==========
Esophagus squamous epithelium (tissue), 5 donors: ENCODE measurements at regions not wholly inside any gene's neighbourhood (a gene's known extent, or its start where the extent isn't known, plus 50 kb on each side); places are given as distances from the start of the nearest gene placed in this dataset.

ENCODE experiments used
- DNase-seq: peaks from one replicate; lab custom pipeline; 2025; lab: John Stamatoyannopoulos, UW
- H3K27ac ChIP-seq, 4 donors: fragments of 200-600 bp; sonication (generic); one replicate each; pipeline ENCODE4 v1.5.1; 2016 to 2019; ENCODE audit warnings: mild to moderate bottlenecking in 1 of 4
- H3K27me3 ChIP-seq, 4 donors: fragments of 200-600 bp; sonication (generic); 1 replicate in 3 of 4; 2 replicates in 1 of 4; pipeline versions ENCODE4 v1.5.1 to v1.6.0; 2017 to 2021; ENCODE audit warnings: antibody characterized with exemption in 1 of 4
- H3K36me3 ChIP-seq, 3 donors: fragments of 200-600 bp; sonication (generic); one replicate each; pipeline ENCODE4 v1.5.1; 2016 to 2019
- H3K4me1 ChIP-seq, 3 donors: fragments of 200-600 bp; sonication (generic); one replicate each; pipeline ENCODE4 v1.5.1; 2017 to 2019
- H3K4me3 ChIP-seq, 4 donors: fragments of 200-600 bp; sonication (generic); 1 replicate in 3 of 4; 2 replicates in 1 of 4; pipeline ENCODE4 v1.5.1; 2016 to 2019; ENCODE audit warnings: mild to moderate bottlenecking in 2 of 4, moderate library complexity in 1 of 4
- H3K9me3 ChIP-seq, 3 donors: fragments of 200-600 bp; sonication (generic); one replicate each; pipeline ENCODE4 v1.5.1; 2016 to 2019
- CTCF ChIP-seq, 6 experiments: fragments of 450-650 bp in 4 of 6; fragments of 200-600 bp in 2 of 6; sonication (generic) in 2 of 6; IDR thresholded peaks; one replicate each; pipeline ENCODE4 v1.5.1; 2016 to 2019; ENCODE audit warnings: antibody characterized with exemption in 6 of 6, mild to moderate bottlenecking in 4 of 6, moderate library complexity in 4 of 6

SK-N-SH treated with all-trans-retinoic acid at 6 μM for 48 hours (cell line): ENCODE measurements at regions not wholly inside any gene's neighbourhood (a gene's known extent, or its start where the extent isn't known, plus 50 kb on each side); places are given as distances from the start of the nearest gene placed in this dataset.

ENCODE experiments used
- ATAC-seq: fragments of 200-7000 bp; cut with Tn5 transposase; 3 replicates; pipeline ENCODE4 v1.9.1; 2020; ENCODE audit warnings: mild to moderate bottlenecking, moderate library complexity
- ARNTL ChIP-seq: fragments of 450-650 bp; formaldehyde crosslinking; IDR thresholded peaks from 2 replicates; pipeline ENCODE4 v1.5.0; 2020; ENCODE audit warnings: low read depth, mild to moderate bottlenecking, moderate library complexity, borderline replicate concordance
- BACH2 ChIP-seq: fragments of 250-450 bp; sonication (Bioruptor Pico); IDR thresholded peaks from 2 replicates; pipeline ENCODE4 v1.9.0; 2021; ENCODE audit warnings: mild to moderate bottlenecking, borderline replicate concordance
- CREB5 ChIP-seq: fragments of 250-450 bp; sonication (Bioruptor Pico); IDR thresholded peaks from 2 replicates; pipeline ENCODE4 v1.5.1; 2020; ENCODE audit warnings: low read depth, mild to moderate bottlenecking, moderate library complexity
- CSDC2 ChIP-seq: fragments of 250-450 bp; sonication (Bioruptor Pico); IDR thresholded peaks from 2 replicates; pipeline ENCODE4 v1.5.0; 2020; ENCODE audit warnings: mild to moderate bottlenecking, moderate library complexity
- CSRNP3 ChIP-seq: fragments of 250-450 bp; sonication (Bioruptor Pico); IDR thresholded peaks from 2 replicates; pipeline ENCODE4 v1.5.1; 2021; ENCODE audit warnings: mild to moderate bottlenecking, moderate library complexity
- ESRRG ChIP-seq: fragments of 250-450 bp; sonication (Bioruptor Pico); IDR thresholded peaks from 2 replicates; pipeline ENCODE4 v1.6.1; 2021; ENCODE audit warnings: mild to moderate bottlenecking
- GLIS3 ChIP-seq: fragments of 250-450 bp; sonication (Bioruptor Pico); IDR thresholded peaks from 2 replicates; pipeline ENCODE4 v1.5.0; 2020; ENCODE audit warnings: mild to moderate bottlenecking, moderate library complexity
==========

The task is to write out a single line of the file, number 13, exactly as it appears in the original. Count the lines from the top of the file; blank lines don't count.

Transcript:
- ATAC-seq: fragments of 200-7000 bp; cut with Tn5 transposase; 3 replicates; pipeline ENCODE4 v1.9.1; 2020; ENCODE audit warnings: mild to moderate bottlenecking, moderate library complexity